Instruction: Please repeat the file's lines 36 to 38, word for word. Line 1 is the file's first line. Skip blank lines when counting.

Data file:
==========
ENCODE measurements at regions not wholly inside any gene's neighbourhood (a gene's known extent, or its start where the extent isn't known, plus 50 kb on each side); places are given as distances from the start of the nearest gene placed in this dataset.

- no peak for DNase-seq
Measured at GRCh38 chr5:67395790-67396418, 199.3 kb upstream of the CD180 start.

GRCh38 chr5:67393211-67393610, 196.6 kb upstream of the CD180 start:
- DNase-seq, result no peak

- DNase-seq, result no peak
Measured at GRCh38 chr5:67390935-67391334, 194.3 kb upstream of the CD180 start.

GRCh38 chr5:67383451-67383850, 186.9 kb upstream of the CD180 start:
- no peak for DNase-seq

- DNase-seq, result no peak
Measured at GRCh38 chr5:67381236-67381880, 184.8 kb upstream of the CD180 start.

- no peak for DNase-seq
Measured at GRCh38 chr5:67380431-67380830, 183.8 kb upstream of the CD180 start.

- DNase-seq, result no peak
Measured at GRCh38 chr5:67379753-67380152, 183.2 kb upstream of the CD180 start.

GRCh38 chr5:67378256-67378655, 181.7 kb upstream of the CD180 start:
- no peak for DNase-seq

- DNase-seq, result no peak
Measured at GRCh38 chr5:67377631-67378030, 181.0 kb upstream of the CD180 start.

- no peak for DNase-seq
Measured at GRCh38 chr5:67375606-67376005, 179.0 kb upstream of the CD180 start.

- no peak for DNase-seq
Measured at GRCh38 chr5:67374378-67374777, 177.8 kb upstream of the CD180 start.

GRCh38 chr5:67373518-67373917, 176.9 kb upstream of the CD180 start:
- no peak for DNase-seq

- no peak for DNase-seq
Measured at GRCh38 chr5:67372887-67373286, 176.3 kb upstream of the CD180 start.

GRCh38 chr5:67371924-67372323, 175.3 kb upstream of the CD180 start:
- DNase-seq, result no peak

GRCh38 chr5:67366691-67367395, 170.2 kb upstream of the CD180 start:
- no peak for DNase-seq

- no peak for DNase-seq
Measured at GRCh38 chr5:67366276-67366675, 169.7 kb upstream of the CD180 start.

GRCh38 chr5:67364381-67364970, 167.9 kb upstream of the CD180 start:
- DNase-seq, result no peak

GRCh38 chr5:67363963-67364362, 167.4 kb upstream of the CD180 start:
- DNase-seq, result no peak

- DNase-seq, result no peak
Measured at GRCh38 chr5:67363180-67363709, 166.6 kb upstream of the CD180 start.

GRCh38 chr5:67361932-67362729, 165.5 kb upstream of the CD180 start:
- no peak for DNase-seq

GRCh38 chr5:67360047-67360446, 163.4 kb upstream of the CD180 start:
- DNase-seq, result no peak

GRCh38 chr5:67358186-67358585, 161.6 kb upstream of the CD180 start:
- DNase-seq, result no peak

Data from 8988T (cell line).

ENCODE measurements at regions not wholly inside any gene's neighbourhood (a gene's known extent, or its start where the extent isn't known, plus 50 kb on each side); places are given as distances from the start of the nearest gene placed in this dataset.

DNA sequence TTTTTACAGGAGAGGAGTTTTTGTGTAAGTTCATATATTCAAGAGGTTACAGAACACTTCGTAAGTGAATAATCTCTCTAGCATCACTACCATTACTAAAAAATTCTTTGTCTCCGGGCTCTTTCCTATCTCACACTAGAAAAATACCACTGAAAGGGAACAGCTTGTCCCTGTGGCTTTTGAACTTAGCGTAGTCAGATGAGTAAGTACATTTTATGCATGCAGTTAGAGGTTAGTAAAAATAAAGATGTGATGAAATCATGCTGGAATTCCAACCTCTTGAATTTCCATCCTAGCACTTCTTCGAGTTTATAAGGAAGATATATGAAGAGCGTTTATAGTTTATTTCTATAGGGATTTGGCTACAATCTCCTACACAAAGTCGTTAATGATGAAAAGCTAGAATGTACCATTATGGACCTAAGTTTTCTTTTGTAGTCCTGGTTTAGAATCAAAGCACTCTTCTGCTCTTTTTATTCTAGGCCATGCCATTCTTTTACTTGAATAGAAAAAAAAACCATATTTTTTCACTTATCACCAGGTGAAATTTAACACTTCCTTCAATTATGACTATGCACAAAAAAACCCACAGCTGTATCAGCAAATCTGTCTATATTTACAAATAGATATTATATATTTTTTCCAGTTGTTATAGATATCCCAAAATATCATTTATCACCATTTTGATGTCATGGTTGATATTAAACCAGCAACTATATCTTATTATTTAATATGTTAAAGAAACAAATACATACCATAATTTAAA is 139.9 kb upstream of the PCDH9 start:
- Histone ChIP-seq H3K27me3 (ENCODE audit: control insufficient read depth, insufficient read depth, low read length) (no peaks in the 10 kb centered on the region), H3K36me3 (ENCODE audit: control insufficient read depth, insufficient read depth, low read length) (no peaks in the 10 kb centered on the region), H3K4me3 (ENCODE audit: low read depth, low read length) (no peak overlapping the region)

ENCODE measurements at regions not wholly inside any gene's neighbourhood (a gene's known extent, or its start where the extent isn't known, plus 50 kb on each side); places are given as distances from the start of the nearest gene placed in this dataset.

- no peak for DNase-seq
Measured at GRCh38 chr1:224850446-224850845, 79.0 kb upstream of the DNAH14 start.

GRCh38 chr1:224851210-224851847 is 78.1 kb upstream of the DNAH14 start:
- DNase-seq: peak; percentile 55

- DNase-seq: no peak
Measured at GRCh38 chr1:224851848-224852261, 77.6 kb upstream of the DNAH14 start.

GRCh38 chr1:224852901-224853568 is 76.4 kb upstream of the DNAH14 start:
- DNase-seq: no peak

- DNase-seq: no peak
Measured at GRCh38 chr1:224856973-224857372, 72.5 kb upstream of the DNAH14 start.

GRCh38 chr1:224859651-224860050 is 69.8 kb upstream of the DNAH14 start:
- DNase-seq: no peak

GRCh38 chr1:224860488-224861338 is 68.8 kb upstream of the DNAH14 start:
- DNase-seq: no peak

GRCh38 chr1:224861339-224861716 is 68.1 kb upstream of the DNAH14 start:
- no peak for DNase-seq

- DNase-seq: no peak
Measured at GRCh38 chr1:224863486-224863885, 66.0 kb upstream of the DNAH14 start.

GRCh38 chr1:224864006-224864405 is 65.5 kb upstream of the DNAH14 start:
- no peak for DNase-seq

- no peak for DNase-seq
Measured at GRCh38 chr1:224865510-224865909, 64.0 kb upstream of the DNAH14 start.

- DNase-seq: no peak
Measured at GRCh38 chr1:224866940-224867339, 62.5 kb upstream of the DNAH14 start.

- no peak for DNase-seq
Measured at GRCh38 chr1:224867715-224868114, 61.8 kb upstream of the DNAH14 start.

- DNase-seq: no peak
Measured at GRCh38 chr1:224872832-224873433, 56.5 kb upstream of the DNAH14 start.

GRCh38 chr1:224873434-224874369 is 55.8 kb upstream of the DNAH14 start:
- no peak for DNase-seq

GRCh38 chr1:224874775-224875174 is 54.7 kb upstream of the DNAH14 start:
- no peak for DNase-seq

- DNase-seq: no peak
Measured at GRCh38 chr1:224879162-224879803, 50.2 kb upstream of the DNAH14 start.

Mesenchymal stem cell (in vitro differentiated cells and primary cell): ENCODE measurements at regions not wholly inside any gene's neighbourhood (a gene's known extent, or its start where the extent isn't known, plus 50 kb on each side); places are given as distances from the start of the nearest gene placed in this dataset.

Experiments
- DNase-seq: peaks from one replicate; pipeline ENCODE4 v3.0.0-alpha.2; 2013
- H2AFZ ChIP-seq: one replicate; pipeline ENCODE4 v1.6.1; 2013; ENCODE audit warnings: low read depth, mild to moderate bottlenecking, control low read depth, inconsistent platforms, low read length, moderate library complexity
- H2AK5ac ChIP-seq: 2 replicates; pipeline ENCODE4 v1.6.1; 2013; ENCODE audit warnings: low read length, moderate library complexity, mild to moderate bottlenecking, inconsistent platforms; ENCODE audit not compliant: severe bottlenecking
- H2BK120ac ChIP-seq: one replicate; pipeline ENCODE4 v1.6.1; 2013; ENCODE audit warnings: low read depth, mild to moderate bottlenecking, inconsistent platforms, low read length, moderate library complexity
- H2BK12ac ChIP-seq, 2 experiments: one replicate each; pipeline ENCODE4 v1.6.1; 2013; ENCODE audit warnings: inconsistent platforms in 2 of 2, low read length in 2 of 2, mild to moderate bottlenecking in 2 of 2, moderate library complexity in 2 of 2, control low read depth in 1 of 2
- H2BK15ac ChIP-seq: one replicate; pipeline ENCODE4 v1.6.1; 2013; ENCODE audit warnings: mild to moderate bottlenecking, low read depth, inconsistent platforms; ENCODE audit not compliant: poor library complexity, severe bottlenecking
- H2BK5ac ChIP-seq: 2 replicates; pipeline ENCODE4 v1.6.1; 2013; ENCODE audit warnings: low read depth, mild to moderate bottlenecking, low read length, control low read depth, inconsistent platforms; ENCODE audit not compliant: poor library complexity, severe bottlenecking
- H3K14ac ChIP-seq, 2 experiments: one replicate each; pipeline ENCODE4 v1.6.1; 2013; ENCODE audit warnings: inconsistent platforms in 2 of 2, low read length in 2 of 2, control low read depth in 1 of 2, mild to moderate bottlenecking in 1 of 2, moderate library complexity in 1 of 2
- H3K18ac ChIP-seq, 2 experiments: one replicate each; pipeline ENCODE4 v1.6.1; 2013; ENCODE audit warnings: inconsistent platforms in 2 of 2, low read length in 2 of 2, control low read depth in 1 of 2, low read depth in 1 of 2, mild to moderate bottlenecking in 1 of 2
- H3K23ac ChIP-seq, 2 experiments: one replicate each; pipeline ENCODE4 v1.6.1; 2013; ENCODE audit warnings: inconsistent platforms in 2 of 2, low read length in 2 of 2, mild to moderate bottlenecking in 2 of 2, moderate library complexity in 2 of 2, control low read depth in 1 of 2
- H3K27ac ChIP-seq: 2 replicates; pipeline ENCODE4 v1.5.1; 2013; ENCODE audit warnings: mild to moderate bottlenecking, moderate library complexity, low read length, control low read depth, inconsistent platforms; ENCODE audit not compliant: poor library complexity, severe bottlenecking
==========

GRCh38 chr5:67363963-67364362, 167.4 kb upstream of the CD180 start:
- DNase-seq, result no peak

- DNase-seq, result no peak